The Family Planning Division at the Department of Obstetrics and Gynecology, University of California, Irvine conducts several research and quality improvement studies to assess quality of care and effectiveness of interventions. Medical students could participate or develop complementary programs around the following activities:
1. Developing a pilot project on linking domestic violence programs with family planning services and evaluating its impact
This initiative is a follow up to the June 2, 2017 symposium on "Intimate Partner Violence, Reproductive Coercion, and Family Planning", sponsored by the UCI Initiative to End Family Violence.
2. Assessment of childbearing intention and contraceptive preferences in refugee women in Southern California
This initiative involves several UC campuses (UC San Diego, UC San Francisco and UC Irvine) and involves currently the implementation of pregnancy intention questions and need for contraception at refugee resettlement agencies
3. Adapting the IMPLICIT model to UCI: Training family medicine physicians to screen women for contraceptive needs and depression during well-baby visits
See the Implicit model (https://www.ncbi.nlm.nih.gov/pmc/articles/PMC4940465/)
Karina Cramer, PhD
Professor, Neurobiology & Behavior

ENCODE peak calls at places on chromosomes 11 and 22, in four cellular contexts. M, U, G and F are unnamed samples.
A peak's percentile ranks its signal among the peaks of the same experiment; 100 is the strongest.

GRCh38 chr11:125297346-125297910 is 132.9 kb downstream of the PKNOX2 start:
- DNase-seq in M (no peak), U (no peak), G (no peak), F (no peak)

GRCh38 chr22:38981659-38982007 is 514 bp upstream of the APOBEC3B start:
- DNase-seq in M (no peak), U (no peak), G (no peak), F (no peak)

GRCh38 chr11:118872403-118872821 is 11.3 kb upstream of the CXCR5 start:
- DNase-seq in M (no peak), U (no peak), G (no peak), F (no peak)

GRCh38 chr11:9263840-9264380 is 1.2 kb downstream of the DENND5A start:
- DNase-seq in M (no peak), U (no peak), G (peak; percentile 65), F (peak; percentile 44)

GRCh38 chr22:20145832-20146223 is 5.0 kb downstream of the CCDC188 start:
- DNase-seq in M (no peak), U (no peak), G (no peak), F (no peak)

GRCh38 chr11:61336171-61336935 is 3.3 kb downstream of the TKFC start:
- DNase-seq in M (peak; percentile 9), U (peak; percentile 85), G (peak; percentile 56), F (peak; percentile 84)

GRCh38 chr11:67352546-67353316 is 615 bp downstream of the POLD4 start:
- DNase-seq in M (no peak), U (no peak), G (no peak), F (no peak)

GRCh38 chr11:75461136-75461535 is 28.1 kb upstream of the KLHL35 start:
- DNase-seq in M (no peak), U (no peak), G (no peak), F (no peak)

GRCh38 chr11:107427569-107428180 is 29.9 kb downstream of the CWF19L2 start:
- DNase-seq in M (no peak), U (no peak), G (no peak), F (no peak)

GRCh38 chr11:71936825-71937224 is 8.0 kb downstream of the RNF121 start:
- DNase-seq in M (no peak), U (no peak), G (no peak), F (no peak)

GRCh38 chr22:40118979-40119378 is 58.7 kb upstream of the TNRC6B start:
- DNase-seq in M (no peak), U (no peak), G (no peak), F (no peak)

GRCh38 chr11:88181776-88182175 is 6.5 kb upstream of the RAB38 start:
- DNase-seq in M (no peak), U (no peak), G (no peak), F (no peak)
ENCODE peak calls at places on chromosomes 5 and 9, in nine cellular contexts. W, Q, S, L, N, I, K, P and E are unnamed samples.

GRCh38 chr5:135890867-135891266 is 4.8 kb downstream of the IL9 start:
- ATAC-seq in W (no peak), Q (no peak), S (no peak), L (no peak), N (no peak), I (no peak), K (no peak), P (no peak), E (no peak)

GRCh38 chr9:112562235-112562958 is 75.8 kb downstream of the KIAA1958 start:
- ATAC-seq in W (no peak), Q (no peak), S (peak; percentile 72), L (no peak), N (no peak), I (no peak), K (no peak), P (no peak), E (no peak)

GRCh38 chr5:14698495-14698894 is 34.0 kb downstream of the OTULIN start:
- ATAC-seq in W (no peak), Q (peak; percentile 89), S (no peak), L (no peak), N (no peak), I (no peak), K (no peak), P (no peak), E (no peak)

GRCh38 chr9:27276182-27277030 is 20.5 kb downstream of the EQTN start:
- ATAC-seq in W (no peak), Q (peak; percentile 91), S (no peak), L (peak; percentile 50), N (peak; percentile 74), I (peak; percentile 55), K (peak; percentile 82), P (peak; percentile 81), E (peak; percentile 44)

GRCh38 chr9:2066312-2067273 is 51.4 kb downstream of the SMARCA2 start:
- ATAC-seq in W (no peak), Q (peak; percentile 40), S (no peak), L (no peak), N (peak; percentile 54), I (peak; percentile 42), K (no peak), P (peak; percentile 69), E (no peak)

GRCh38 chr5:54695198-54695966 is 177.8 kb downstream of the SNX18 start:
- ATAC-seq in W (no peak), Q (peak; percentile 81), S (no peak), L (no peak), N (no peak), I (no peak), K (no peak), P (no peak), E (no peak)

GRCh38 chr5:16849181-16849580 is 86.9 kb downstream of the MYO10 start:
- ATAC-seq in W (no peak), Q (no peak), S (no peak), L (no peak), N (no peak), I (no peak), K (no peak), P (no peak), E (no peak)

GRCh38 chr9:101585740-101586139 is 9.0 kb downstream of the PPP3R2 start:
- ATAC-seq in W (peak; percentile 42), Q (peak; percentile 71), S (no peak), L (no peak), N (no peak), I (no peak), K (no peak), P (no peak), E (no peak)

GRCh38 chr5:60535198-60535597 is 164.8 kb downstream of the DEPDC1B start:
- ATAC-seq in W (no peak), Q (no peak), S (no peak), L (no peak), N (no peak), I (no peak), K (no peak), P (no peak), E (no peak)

Our research addresses the formation of neural circuits during normal development and in neurodevelopmental disorders. We are also investigating plasticity in neural circuits after injury. Our focus in on central auditory pathways, where highly precise connectivity contributes to sound localization pathways. We are currently studying the roles of glial cells in auditory circuit assembly. We found that astrocytes contribute to synaptogenesis in an important inhibitory pathway, and that they help shape dendritic morphology, which is important for the function of auditory neurons. We found that astrocytes and microglia surround specialized axon terminations, both during normal development and during lesion-induced plasticity. We are currently expanding our study of the roles of microglia in the development of auditory brainstem circuits. A recent discovery in our laboratory has led to a new area of study. We found that caspase-3, normally thought to be associated with cell death, displays an intriguing expression pattern during development. It is seen in axons and its expression ascends the auditory brainstem pathways coincident with synaptogenesis in this system. Inhibition of caspase-3 led to errors in nucleogenesis and axon targeting. We are exploring the mechanisms of caspase-3 function in this system.